Judge Rudy Reports : Dating Laws

Judge Rudy Reports : Dating Laws

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By Rudy Serra

Q: “I AM 27-YEARS-OLD. Is it legal to date a 17-year-old as long as the parents are okay with it? I am freaking out because I don’t know if it’s legal, and Child Protective Services is coming to talk to them.”

Answer: The topic is more complicated than it may appear at first.

Sixteen is the age of consent for sex in Michigan. Under the law, any person who is under 16 years of age is incapable of giving valid consent. As a result, any sexual contact with a person under 16 can be charged as a crime. A person who has reached their sixteenth birthday can consent to sex. Unfortunately, that’s not the end of the answer.

Between 16 and 18 is an especially precarious time. A person who is 16 can agree to have sex, but they cannot validly sign a contract. They are still not an “adult.” They are legally a minor.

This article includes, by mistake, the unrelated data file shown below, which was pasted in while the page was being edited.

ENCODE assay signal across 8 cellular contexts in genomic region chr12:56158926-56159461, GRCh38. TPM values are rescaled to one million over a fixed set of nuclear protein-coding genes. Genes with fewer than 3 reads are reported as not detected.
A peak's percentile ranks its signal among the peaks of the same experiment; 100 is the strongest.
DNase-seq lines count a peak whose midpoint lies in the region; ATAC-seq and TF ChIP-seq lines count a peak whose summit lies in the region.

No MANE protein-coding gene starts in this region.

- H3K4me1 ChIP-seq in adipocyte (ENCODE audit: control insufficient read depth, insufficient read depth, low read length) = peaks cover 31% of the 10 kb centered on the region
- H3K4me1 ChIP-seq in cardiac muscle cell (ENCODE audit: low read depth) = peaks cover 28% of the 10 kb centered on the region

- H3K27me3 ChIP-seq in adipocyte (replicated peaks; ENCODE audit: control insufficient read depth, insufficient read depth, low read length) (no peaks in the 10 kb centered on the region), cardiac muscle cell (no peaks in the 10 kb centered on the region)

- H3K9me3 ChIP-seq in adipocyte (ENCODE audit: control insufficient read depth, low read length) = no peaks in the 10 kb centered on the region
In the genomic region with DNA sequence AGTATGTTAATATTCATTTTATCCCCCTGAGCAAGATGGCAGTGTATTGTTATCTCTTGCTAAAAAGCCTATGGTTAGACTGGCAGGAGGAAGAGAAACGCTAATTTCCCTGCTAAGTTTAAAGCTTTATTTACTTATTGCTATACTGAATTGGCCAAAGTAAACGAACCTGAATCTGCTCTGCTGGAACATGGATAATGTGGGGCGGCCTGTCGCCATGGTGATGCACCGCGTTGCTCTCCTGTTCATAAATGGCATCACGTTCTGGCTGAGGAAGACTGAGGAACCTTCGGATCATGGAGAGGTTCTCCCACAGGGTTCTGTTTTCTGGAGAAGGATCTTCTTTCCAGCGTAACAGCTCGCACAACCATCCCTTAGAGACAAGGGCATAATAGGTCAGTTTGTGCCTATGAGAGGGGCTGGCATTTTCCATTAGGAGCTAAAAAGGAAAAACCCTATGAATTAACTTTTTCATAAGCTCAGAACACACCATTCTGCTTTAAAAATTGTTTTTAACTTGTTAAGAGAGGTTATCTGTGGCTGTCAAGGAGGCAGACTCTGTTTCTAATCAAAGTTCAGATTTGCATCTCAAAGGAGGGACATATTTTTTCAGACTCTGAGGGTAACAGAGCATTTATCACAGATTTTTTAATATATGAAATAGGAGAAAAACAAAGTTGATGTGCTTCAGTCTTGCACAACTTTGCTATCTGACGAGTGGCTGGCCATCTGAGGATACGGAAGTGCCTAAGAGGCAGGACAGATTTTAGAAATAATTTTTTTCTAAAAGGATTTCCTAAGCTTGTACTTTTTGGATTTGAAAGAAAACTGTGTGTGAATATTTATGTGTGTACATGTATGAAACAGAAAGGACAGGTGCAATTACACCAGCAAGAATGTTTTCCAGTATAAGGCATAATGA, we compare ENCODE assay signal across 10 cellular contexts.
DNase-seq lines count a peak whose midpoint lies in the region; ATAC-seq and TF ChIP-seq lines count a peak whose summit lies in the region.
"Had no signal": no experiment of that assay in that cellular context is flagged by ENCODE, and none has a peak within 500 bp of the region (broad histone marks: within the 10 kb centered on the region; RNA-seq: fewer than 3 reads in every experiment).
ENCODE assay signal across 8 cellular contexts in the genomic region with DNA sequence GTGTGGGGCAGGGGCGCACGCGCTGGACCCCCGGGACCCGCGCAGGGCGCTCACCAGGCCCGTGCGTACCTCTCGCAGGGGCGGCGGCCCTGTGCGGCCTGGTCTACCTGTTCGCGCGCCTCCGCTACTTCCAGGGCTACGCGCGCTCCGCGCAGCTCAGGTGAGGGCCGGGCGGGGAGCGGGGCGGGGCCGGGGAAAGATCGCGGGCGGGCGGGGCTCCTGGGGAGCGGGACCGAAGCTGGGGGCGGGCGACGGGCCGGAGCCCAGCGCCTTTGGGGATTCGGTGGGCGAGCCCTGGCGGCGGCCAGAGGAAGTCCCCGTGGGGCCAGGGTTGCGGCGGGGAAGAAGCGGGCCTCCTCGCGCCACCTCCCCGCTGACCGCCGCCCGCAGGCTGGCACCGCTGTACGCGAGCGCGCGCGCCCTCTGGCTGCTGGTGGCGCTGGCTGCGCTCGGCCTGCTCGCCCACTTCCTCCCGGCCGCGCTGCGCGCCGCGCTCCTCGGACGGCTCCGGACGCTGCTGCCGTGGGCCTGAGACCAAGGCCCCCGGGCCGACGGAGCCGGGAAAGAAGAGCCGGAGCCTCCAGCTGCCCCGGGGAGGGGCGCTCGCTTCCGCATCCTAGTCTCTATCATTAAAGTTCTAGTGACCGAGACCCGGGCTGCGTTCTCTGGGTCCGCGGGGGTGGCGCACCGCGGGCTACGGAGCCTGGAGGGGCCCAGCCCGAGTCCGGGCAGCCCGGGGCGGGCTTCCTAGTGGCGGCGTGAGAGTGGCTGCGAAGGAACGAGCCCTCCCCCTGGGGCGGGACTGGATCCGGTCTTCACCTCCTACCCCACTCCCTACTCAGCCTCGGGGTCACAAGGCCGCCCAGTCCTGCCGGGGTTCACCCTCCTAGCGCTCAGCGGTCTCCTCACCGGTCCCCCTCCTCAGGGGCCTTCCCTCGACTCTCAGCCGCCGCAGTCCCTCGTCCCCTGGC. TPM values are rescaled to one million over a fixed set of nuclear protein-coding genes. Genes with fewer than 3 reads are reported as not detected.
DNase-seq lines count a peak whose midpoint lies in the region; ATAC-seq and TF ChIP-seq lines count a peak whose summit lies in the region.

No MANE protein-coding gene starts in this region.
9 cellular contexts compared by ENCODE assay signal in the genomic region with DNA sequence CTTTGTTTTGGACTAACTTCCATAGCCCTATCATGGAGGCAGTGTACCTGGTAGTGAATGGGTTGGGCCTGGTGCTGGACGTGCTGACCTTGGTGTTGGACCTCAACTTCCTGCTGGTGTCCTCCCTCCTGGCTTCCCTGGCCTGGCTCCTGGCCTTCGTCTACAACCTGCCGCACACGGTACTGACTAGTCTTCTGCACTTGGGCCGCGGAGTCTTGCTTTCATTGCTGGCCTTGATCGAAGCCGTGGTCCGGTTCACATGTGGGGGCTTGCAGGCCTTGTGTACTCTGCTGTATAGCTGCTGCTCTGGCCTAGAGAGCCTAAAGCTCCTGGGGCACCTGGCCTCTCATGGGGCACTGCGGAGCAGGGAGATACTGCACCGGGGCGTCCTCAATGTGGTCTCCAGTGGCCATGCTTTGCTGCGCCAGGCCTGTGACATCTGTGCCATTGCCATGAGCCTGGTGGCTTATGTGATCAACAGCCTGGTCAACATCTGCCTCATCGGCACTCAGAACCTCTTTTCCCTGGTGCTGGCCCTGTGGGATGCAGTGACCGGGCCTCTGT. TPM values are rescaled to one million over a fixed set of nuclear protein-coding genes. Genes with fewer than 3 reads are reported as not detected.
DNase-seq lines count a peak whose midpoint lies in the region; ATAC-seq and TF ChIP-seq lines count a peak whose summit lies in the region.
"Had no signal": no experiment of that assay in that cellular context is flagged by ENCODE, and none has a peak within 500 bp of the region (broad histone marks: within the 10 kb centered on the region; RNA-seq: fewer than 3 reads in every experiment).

If you use a computer, phone or an-other electronic device to communicate with a 16 or 17-year-old, you may commit “child sexually abusive activity” without ever even meeting. Taking or sending photographs, for example, would be a felony even if the model is over 16 (when sex is legal) but under 18. No person under 18 can agree to be in pictures, movies or on a phone or computer without parental authorization.

The word “date” is vague. If “dating” does not include any physical contact (even through clothing), then you could “date” a 15-year-old legally. The problem is that the slightest sexual touching could break the law. Areas of the body such as the breasts, inner thigh, buttocks and other reproductive or excretory parts are strictly off limits.

The fact that the parents do not object, of course, makes it less likely that they will agitate the police to take action. Either way, it is best to stick with 18 or over to avoid a potentially life-altering prosecution.

JUDGE RUDY REPORTS is a regular feature in Ferndale Friends. We welcomes questions from readers. If you have a legal question or concern, send your question by email to rudy.serra@sbcglobal.net. Advice about specific cases cannot be provided but general legal questions and topics are welcome.

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